Monday, July 15, 2019

Deja Do-Over

If it feels like we've been here before it's because we have. Dial the Way-Back-Machine to 2011 and look up the Dunwoody Village Master Plan. Now you do have to wonder how much this cost and why it didn't even endure for a decade because now the City is shoveling more money into what is being called a Master Plan Update. This is like build a McMansion by tearing down all but the side wall of the basement and then calling it a "renovation" because this "update" leaves almost nothing untouched or intact.

Some of this is explained by the context of the original master plan which was created when the City was relatively young, politically naive and not yet unduly influenced by outside economic forces. But now, when a developer wants the overlay in the dustbin and demands a building with floor-to-ceiling windows, stacked stone and other trendy veneers the parrots down at City Hall begin squawking "vibrant" incessantly. But this "update" is a great bit of theatre, a theatre City Hall will not vote to tear down. It is the embodiment of "practical impossibility" as it demands conversions of private property to public roads and paths (keep in mind that this City's idea of a "trail" is a super-highway lane of concrete) that is both prohibitively expensive, politically "unattractive" and more disruptive than desirable. At least if you live around here. But it may be attractive to those who will cash in on the re-development and keep in mind the very first impediment to this plan is "long-term property owners" who will have to be sated (or just pushed aside) in favor of new developers. Not likely to happen.

So what is going on? Well there will likely be limited re-development and things will need to be pushed aside to satisfy the developers' demands. The impediment in that case is the existing Village Overlay. Basically they are demanding trends that are getting close to their use-by date: new urbanism (being displaced by Avalon-type developments) and a faux-post-industrial look that peaked a couple years back. One has to wonder how long before a wave of developers descends pushing a "Williamsburg Style" as "vibrant" and "retro-trendy." Then there is the high pressure sales job--the kind that would make a Florida condo-pitch seem tame. When they are trying that hard they are either selling you something you don't need or they are distracting you from what they are really doing. Or both.

But it is the "Who's Responsible" slide that is the most odious, the most insulting, the most offensive. This characterizes "The Public" (us) as doddering old fools unable to comprehend what is going on and so stupid we are easily bamboozled by a myriad of special interests, all the while the aficionados of neo-urbanism (traffic enginerrs) are positioning themselves at the same level of honor and integrity as Girl Scouts. With an air of arrogant condescension they demean us as readily manipulated (by everyone but them) idiots and by commissioning this team and using OUR money to pay them, our elected officials are saying exactly the same thing.

Shame on them! For what they have done and for what they intend to do. 

Thursday, July 11, 2019

So The Mountain Goes

Trying to capitalize on the PD epiphany of the Parade where many eyes were opened and more than a few Police realized that Dunwoody actually has residents, some of whom own single-family homes, some members of the community have decided that what this City really needs is a government affiliated non-profit. In this case it is the Dunwoody Police Foundation which in addition to soliciting funds and picking winners to receive the proceeds will, perforce, be a liaison between the newly discovered residents of Dunwoody--lest they forget. And honestly, what could possibly keep the forgotten masses front-of-mind better than good ole greenbacks? Now a cynic might say this is just backfilling the likely loss of highly questionable asset seizures (Jeff Sessions is long gone taking his staunch support of a militarized police state with him) but if this does anything, even a minuscule amount, to keep the PD aware of the existence of our communities, then it is, if nothing else, a good start.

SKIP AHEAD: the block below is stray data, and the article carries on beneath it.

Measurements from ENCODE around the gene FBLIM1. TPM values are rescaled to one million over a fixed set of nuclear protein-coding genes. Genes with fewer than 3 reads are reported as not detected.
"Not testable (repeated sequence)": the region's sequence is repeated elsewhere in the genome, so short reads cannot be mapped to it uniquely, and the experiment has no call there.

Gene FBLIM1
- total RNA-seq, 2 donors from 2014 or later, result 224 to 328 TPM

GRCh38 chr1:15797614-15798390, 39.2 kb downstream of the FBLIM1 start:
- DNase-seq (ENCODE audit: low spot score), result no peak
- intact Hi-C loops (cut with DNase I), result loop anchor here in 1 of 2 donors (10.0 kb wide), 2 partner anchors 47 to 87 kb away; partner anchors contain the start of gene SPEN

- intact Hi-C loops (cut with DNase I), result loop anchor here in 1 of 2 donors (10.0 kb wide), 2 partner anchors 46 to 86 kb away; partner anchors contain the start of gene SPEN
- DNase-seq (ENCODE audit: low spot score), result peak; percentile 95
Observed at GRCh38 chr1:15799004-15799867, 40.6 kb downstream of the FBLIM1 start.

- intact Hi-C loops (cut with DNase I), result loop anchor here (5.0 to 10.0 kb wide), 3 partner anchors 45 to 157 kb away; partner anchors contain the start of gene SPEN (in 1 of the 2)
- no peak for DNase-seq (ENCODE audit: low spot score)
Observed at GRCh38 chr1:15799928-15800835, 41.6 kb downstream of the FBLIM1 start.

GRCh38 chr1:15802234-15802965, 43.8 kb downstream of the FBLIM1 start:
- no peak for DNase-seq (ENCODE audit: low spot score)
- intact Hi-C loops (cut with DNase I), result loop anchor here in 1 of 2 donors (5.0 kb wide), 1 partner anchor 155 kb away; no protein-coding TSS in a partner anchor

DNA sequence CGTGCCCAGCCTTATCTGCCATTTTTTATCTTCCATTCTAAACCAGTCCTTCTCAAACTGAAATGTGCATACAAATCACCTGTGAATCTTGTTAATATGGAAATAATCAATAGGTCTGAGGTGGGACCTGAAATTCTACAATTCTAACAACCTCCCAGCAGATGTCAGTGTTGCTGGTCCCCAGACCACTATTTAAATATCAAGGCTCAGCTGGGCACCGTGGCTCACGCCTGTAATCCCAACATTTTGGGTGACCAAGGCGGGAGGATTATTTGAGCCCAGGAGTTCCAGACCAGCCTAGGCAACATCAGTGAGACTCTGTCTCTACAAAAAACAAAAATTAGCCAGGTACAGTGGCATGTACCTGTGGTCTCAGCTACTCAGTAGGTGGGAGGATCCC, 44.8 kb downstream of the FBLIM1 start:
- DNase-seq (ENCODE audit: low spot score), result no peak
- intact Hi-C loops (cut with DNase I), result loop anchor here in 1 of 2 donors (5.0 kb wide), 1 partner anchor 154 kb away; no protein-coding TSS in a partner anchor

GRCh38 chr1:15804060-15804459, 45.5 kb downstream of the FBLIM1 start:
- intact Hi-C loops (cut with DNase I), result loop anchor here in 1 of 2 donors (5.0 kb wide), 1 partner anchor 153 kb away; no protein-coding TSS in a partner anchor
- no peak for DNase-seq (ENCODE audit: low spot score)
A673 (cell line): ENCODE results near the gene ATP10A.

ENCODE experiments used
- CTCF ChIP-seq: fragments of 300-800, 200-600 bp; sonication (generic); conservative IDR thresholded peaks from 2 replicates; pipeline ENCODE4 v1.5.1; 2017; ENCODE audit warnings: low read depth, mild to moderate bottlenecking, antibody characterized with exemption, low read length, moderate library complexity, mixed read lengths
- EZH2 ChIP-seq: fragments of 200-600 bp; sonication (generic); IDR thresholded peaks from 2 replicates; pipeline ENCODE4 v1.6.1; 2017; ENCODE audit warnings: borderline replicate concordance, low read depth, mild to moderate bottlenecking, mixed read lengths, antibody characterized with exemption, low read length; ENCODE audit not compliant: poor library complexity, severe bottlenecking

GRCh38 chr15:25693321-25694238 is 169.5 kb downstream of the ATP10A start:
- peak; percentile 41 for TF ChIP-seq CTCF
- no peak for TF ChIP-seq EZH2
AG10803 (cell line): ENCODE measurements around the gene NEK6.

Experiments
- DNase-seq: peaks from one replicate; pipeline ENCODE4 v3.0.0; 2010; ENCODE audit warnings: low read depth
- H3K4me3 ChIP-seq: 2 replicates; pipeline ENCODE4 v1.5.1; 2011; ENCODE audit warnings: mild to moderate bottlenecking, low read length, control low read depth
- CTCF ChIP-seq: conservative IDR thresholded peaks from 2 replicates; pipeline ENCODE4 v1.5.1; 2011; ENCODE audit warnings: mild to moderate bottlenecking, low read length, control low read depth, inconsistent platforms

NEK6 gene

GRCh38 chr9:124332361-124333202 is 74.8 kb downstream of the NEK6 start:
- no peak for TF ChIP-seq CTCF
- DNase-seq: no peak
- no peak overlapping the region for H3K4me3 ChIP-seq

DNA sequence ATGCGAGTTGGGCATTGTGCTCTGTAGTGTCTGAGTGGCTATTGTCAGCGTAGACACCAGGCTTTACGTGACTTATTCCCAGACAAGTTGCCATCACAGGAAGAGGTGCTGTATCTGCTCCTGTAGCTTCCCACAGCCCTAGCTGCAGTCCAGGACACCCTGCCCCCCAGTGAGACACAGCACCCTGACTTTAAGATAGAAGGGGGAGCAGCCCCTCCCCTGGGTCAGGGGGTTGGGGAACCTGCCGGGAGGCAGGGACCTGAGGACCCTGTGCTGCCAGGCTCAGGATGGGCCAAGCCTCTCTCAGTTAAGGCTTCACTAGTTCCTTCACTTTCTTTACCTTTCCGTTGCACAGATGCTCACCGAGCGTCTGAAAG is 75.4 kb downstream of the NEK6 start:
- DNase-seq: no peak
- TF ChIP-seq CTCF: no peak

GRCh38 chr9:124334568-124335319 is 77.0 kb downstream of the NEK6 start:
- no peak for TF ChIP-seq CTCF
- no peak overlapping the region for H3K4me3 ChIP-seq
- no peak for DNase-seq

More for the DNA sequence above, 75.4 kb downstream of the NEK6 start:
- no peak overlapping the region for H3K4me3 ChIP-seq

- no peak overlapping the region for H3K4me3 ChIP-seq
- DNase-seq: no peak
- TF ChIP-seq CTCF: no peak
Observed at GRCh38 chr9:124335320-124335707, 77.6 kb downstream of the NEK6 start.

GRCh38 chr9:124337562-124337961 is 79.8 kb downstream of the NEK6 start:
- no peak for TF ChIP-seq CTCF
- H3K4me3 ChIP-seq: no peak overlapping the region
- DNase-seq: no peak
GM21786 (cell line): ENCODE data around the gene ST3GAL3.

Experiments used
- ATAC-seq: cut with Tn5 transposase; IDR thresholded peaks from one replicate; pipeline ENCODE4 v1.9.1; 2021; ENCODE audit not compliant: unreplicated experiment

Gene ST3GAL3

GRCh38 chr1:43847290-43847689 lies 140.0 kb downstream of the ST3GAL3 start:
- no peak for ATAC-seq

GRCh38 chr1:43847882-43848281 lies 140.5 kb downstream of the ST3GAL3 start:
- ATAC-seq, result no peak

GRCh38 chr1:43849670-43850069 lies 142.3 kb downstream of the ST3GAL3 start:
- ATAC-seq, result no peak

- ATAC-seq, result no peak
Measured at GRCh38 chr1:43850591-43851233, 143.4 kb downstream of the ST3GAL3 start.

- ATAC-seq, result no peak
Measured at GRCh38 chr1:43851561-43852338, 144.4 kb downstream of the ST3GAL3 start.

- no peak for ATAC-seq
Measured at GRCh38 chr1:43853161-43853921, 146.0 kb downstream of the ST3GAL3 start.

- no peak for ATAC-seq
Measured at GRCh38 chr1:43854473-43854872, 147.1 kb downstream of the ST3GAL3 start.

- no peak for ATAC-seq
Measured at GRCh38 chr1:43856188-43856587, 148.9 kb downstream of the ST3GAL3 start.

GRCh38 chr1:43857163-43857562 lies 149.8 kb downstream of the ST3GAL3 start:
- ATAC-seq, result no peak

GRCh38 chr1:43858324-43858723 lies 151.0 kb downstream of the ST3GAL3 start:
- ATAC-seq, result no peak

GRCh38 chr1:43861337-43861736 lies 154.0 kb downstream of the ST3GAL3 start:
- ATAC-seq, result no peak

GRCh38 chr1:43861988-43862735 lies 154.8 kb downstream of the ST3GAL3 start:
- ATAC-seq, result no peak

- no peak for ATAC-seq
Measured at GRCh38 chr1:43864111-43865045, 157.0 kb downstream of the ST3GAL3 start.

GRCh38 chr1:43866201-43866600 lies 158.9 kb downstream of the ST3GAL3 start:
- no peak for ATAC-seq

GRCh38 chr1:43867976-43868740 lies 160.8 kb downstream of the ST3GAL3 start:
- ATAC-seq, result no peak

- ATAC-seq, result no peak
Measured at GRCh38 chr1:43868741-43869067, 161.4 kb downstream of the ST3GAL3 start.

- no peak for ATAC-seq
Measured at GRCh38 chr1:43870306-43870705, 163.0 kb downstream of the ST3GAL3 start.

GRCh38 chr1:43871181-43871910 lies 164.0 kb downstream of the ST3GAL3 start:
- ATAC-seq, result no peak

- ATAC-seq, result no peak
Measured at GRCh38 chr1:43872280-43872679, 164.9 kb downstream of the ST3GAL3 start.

Monday, July 8, 2019

Officer Friendly

The Fourth of July parade was a momentous occasion for the Dunwoody Police. It was the first time in their ten year history that many, if not all, have actually entered the community at large. You know, where the residents reside.

Overheard during an interview for a local rag, Officer Friendly said "who knew so many people actually live in Dunwoody?" Unable to contain himself, Lieutenant Richard Head chimed in with "yeah, look at all those houses--I thought that whole 'home alarm' thing was just standard BS from on high but it's really just another excuse for us to stay at The Mall."

Clearly a great time was had by all but let's hope it doesn't take another year before officers wander into our neighborhoods.

Thursday, July 4, 2019

Curb Your Dog

Tall Dog

Monday, July 1, 2019

Blue Bag Rag Goes To Onion

Though recently rescued from the dust bin by a local media outlet it appears that the Blue Bag Rag is being positioned as the Onion-esque imprint of the local mogul. The article on Georgia City of Ethics is a nifty bit of satire.

Thursday, June 27, 2019

The AJC And Disenfranchised Voters

Since the November elections where darling of the left, Stacey Abrams, lost a close race, the AJC has been beating the table about disenfranchised voters. As is often the case, they beat the table because they cannot flog their case. How so, you ask? Well the numbers don't support their claims of massive voter disenfranchisement.